We Are Done, UA to open diversity center todayBy Sean Landry | 02/01/2016 11:30am
Just two months after its initial presentation of demands, the We Are Done movement, with the University of Alabama administration, is on the verge of opening the Intercultural Diversity Center, a student-staffed center dedicated “to serving as a resource and liaison for students, staff and faculty on issues of equality through education, outreach and advocacy.”
The Center, located in the first floor of the Riverside Annex, is the byproduct of conversations between activists with the We Are Done movement and David Grady, UA vice president for student affairs.
“The center basically came from We Are Done,” Kalyn Lee said. “This organization, along with a lot of pieces of the puzzle that helped, but the group that pushed for the necessity of a center as well as a lot of other demands that were proposed.”
The center, independent from We Are Done as an organization, will partner with groups across campus to host events, while student workers will be on site to answer questions and provide students with diversity resources.
“The intercultural diversity center is one way to make people more comfortable, because they can know that this is a safe haven, this is somewhere I know I will be accepted, knowing there is somewhere on campus where you can go if you have a certain experience,” Lee said. “You know there is a certain location where you can speak to someone, or if you want to be around someone who has experienced those same life experiences, this is also place you can go to. Even if you don’t know why certain verbiage is problematic, like you don’t know why it’s bad to call someone the n-word, there are going to be trained staff members who will be here to walk you through how to become a more informed citizen and how you can make yourself a better person.”
Lee and Patterson said the center offers an alternative to The Ferguson Center, which they said is primarily an office building with a food court, as a gathering place for students of all stripes. Unlike resources like the Women and Gender Resource Center or Crossroads, the Center will be centrally located to a student living area, and will maintain different hours, open from 11 a.m. to 10 p.m. from Monday to Thursday, closing at 5 p.m. on Friday and 4 p.m. on Saturday.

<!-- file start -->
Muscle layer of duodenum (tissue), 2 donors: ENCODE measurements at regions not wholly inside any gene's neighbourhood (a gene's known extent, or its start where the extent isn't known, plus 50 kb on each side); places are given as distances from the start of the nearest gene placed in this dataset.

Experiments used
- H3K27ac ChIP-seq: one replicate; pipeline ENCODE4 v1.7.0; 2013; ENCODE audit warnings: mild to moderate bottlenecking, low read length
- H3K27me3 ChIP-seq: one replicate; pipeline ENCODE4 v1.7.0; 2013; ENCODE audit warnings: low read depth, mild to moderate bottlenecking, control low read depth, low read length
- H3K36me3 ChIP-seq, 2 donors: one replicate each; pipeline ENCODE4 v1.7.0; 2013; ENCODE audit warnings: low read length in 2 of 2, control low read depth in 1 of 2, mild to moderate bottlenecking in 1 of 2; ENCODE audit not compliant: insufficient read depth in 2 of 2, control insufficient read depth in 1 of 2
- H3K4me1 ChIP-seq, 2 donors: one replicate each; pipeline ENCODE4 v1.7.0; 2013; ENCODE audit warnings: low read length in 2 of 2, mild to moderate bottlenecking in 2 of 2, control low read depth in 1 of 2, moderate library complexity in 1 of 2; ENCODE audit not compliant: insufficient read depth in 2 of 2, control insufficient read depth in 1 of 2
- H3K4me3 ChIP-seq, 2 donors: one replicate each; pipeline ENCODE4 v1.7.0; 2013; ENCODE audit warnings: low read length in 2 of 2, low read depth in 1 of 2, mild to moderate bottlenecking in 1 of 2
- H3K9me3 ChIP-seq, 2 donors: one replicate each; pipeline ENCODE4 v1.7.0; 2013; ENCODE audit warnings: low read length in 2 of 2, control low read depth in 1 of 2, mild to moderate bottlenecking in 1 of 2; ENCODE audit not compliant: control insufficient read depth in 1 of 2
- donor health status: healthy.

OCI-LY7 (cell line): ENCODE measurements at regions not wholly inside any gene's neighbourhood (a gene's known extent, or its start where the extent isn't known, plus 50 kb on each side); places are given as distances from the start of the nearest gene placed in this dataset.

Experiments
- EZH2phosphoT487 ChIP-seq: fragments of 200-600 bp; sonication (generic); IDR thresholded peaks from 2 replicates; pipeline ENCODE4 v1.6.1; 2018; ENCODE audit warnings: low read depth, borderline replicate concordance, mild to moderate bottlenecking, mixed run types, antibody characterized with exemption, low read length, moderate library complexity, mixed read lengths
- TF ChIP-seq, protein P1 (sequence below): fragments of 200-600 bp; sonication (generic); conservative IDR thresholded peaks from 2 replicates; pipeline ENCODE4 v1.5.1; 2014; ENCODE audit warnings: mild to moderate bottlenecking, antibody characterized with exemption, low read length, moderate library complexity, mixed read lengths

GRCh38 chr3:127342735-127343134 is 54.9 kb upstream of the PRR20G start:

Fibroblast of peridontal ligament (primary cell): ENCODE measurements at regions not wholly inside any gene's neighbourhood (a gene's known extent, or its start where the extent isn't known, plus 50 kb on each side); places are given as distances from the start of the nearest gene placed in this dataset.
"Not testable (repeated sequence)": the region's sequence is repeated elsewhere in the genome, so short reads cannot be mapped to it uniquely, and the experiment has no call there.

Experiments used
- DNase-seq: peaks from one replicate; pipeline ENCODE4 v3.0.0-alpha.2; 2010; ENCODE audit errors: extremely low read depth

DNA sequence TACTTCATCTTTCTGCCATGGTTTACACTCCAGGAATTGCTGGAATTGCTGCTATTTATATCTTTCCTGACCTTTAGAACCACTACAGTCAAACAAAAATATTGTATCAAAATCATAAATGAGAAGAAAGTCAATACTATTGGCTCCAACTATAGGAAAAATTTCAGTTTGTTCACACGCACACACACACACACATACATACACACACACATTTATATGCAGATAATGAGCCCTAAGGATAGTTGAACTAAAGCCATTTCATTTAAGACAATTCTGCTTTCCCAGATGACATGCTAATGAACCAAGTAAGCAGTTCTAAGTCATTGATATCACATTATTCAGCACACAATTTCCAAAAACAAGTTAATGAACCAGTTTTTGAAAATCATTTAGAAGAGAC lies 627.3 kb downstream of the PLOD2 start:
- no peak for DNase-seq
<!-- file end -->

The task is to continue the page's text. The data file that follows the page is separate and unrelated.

Students Lee, Patterson, Amanda Bennett, Steven Becton and Dwyer Freeman worked with Grady, director of housing Steven Hood and assistant vice president Adam Sterritt to select a temporary location, eventually settling on the Annex, while the center awaits a permanent home. While the administrators facilitated placement, the Center’s development has been down to student work, with Lee, Patterson, Bennett and Becton writing mission statements, creating long-term visions, filling the center with art (they’re still accepting material) and determining operating hours, among other things.
“We’ve done everything almost,” Patterson said. We’ve almost laid the strategic plans for the center, because in our interviews for a student worker, we’ve had to think longterm for the center. We’ve been very involved and spearheaded this movement…. It’s been us students pushing for this, with the help of administrators.”
The Center is being temporarily overseen by Dana Bonafacio-Sample, currently the director of the Ferguson Center. While We Are Done and affiliated students gave birth to the center and its operations, the center will be an independent organization after opening. The students said they’re aware of the movement’s polarizing nature and want to give the center a chance to stand on its own.
“We realize that with We Are Done, there are many things that requested, and some of those requests were polarizing to the UA student body, so for that reason, we don’t want to continue associating it with We Are Done, because it’s a center that’s made by students and for students,” Patterson said.
One of the movement’s initial 11 requests was for a safe space for students of color in the Ferguson Student Center. That stipulation touched off controversy over the term “safe space,” a buzzword that has gained traction among critics as exclusionary.
“First of all, for individuals that think that ‘safe space’ is not real in the real world, that’s not true,” Lee said. “There are plenty of safe spaces for individuals to congregate with people who are like them. Take for example, church. That’s a safe space for religious individuals and religious groups. Take any organization that is for specific individuals. The Intercultural Diversity Center is keeping in mind the reality that marginalized groups have to face everyday in the world, but it’s not excluding other groups that don’t have those struggles or face those realities. There’s a difference between a safe space and a segregated space. We are not a segregated space.”
The Center will hold its grand opening at 6 p.m. on February 1 at the Riverside Annex. The ceremony is open to the public.
“I would say, for this center, you don’t have to know someone to come in,” Lee said. “You can just come in. The reason you have the ability to come in is because you’re a person. We value people. We value different identities, we value different backgrounds, different sexualities, different racial groups, different abilities. That’s why it’s called intercultural, because it’s for different people. It’s not exclusive. We have plenty of exclusive places on campus. We don’t want this to be one of them.”